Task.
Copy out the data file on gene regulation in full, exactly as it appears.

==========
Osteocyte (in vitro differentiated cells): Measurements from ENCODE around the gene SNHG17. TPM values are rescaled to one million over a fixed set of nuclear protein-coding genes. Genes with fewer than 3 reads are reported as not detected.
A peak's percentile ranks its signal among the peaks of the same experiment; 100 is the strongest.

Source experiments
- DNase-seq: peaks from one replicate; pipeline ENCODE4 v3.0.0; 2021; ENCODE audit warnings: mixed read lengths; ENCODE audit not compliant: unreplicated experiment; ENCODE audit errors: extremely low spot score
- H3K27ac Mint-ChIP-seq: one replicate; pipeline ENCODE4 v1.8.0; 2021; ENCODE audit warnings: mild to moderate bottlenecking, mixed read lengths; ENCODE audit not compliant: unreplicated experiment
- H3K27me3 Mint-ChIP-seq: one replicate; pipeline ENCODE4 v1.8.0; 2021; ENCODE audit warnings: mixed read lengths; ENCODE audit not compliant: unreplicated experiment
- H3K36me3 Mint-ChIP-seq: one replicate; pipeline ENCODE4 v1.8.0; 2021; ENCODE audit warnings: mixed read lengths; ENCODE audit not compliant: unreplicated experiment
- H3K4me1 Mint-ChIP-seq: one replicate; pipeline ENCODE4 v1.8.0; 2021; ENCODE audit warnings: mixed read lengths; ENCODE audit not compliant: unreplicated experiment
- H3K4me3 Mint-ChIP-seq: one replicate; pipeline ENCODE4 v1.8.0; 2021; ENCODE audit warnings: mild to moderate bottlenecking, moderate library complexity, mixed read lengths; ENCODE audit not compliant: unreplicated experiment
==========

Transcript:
Osteocyte (in vitro differentiated cells): Measurements from ENCODE around the gene SNHG17. TPM values are rescaled to one million over a fixed set of nuclear protein-coding genes. Genes with fewer than 3 reads are reported as not detected.
A peak's percentile ranks its signal among the peaks of the same experiment; 100 is the strongest.

Source experiments
- DNase-seq: peaks from one replicate; pipeline ENCODE4 v3.0.0; 2021; ENCODE audit warnings: mixed read lengths; ENCODE audit not compliant: unreplicated experiment; ENCODE audit errors: extremely low spot score
- H3K27ac Mint-ChIP-seq: one replicate; pipeline ENCODE4 v1.8.0; 2021; ENCODE audit warnings: mild to moderate bottlenecking, mixed read lengths; ENCODE audit not compliant: unreplicated experiment
- H3K27me3 Mint-ChIP-seq: one replicate; pipeline ENCODE4 v1.8.0; 2021; ENCODE audit warnings: mixed read lengths; ENCODE audit not compliant: unreplicated experiment
- H3K36me3 Mint-ChIP-seq: one replicate; pipeline ENCODE4 v1.8.0; 2021; ENCODE audit warnings: mixed read lengths; ENCODE audit not compliant: unreplicated experiment
- H3K4me1 Mint-ChIP-seq: one replicate; pipeline ENCODE4 v1.8.0; 2021; ENCODE audit warnings: mixed read lengths; ENCODE audit not compliant: unreplicated experiment
- H3K4me3 Mint-ChIP-seq: one replicate; pipeline ENCODE4 v1.8.0; 2021; ENCODE audit warnings: mild to moderate bottlenecking, moderate library complexity, mixed read lengths; ENCODE audit not compliant: unreplicated experiment